8 Cape Town-Based Artists To Look Out For At Cape Town Electronic Music Festival

8 Cape Town-based artists to look out for at Cape Town Electronic Music Festival 2014.

Photo via CTEMF

Cape Town Electronic Music Festival returns this weekend for a third edition of beatmaking, bass, and house music. This year's series marks the first time the event has boasted a heavy array of imports (the inaugural 2012 festival featured a 100% South African lineup). Joining international headliners The Original Jazzy Jay (US), Caspa (UK), and deep house's Dixon (Germany), are South African heavyweights the likes of Black Coffee, Dirty Paraffin, and Culoe De Song (head here for the full lineup). As CTEMF braces to kick off tomorrow with its most international roster thus far, we thought we'd run down some names from the impressive crop of hometown heroes slated to carry the bill. Below are eight Cape Town-based artists we expect to sound mind-boggling this weekend.


Fever Trails (aka Nicolaas van Reenen)

Time: Sat. 8 Feb, 17:45 - 18:30



Time: Sat. 8 Feb, 0:00-01:00


Sedge Warbler

Time: Sat. 8 Feb, 19:15 - 20:00


Stone-Age Citizens

Time: Fri. 7 Feb, 16:30-17:30


Miss CJ

Time: Sat. 8 Feb, 13:30-14:30


Sir Vincent

Time: Sun. 9 Feb, 13:30-14:30


Dan C & Matt Blitz

Time: Fri. 7 Feb, 17:30-18:30


Malcolm & Ian Skene

Time: Sat. 8 Feb, 15:30-17:00


CTEMF runs Friday through Sunday (7-9 February) at the Grand Parade in Cape Town. Find out more info on tickets over here.


6 Samples From 'Éthiopiques' in Hip-Hop

A brief history of Ethio-jazz cultural exchange featuring songs by Nas & Damian Marley, K'naan, Madlib and more.

This article was originally published on OkayAfrica in March, 2017. We're republishing it here for our Crossroads series.

It's 2000 something. I'm holed up in my bedroom searching for samples to chop up on Fruity Loops. While deep into the free-market jungle of Amazon's suggested music section, I stumble across a compilation of Ethiopian music with faded pictures of nine guys jamming in white suit jackets. I press play on the 30 second sample.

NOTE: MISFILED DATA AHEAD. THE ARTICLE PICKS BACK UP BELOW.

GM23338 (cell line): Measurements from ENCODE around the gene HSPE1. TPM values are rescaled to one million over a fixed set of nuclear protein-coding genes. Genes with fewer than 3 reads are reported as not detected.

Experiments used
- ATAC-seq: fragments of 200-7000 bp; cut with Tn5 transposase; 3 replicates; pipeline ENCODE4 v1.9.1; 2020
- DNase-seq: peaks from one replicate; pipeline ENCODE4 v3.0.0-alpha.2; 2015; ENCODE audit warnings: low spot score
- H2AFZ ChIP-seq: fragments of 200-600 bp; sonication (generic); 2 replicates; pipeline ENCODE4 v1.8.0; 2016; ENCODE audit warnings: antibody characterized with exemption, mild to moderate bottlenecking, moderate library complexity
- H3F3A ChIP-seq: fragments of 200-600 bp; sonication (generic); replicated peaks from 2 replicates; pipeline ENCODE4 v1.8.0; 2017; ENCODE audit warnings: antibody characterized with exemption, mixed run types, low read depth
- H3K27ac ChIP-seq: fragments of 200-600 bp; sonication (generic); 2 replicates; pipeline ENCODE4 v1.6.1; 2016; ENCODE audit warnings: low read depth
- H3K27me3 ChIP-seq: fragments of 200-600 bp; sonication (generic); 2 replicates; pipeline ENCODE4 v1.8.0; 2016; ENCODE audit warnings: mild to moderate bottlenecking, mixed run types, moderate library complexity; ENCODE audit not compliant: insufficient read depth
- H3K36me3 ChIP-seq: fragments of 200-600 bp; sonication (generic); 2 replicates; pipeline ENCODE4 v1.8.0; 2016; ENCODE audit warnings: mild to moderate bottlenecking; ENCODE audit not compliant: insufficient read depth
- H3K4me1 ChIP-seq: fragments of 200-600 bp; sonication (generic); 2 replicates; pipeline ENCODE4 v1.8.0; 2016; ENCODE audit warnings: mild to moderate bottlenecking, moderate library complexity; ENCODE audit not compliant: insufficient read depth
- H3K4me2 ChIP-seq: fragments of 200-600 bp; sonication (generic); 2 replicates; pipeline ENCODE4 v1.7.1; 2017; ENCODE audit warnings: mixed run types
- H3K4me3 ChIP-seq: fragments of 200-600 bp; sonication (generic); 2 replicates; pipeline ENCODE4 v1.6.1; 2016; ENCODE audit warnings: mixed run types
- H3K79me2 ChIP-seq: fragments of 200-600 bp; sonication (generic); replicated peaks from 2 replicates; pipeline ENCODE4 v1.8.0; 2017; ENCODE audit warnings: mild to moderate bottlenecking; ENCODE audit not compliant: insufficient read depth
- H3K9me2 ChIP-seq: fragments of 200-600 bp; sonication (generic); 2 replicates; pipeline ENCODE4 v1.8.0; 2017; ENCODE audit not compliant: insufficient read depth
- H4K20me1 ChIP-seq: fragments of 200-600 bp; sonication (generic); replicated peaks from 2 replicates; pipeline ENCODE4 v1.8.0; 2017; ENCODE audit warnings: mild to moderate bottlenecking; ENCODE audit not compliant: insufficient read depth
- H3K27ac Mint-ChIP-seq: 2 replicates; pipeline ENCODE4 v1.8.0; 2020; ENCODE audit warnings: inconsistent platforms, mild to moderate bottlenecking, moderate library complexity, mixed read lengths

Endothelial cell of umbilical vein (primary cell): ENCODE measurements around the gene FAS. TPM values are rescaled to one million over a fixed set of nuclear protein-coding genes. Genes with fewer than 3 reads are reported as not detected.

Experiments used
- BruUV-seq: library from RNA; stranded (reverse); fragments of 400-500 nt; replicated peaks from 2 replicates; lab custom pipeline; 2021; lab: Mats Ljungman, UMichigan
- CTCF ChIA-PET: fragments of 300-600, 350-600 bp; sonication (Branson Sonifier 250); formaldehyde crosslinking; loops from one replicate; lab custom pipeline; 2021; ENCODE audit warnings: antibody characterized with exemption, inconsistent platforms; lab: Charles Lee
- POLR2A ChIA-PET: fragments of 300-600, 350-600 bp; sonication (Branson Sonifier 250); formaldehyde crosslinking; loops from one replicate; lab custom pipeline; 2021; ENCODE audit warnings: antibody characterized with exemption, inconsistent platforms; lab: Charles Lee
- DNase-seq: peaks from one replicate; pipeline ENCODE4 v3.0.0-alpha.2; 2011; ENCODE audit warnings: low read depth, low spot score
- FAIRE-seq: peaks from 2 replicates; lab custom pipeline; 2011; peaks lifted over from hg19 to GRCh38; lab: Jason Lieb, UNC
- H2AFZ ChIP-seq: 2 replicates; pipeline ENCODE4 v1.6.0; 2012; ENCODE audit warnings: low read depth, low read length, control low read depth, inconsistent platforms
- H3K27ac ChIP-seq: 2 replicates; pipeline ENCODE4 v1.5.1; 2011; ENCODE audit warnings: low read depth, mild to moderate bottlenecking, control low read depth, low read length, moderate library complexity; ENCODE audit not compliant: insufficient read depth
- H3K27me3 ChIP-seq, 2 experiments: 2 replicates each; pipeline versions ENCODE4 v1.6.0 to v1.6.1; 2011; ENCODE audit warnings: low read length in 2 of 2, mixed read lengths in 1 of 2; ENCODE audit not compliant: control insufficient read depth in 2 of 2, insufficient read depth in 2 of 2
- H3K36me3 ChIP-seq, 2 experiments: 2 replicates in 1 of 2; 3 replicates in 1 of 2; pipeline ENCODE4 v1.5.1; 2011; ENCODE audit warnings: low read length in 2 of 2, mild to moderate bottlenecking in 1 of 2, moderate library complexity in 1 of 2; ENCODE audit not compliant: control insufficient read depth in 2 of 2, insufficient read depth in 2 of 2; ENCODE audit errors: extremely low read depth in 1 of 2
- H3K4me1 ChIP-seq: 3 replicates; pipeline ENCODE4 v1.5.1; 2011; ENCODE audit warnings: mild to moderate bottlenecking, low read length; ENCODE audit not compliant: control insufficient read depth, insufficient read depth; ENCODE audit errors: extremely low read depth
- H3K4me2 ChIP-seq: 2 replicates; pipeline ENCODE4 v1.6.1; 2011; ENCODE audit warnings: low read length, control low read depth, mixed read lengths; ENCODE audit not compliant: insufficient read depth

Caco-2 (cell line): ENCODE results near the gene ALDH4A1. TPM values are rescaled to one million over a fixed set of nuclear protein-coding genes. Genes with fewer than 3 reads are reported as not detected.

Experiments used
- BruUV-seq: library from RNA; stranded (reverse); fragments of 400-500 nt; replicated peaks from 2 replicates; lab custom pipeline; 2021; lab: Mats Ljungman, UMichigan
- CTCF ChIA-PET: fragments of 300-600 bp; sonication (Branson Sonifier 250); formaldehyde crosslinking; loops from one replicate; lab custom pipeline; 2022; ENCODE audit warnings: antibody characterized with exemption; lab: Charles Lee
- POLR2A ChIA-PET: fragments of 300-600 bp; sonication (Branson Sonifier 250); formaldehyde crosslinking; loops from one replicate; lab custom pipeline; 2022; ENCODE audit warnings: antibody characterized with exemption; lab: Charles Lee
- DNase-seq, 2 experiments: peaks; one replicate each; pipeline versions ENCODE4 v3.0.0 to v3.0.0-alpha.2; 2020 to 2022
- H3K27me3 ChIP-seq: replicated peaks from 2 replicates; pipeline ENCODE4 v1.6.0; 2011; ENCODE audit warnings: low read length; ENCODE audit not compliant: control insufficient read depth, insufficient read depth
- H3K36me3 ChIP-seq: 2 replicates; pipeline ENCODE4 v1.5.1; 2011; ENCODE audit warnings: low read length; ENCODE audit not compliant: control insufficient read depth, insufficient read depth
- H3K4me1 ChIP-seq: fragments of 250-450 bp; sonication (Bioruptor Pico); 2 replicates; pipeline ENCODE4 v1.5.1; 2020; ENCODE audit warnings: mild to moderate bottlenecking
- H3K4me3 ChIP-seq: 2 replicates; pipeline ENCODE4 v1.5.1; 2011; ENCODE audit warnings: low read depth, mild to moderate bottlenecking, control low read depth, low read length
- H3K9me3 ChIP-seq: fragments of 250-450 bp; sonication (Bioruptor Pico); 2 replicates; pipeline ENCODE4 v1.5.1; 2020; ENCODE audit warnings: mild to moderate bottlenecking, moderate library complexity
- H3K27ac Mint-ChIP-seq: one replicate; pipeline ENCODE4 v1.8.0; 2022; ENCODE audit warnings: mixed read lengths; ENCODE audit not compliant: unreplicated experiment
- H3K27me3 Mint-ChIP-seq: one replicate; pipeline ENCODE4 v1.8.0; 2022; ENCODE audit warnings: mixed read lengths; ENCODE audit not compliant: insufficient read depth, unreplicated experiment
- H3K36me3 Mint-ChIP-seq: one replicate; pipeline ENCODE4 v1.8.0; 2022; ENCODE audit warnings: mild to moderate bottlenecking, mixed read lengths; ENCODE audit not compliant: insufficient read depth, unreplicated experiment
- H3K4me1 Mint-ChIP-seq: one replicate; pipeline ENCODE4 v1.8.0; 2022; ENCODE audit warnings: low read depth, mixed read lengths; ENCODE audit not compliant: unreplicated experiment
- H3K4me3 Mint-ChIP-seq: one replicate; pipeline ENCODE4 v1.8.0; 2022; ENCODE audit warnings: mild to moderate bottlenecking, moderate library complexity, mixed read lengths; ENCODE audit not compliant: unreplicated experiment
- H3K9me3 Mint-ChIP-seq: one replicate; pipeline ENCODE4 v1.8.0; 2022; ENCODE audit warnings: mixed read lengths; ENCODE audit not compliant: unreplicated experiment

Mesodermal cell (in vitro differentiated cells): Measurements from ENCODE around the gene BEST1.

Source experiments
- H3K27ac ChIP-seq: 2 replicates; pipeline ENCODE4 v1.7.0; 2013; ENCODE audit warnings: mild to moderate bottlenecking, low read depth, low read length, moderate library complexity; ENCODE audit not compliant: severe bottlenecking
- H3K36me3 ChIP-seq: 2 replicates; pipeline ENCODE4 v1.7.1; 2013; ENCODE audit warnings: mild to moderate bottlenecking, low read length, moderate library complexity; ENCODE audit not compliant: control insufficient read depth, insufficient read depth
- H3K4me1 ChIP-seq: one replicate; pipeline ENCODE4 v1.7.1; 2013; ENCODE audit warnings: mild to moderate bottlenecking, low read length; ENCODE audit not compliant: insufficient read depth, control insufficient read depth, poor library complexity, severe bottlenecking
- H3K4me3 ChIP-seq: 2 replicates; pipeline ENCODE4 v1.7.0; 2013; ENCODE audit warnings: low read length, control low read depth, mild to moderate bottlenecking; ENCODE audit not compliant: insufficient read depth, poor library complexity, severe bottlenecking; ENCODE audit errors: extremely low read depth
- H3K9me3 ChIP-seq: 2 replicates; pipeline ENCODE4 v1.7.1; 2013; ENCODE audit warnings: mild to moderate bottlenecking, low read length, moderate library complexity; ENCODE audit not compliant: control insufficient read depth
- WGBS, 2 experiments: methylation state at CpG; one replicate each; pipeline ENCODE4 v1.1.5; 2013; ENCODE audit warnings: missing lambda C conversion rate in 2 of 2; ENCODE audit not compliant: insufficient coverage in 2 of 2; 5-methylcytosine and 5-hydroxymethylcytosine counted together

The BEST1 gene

My mind races with the opportunities these breakbeats offered a budding beat maker. Catchy organs, swinging horns, funky guitar riffs, soulful melodies and grainy and pained vocalists swoon over love lost and gained. Sung in my mother tongue—Amharic—this was a far cry from the corny synthesizer music of the 1990s that my parents played on Saturday mornings. I could actually sample this shit.

The next day, I burn a CD and pop it into my dad's car. His eyes light up when the first notes ooze out of the speakers. “Where did you get this?" He asks puzzlingly. “The internet," I respond smiling.

In the 1970s my dad was one of thousands of high school students in Addis Ababa protesting the monarchy. The protests eventually created instability which lead to a coup d'état. The monarchy was overthrown and a Marxist styled military junta composed of low ranking officers called the Derg came to power. The new regime subsequently banned music they deemed to be counter revolutionary. When the Derg came into power, Amha Eshete, a pioneering record producer and founder of Ahma Records, fled to the US and the master recordings of his label's tracks somehow ended up in a warehouse in Greece.

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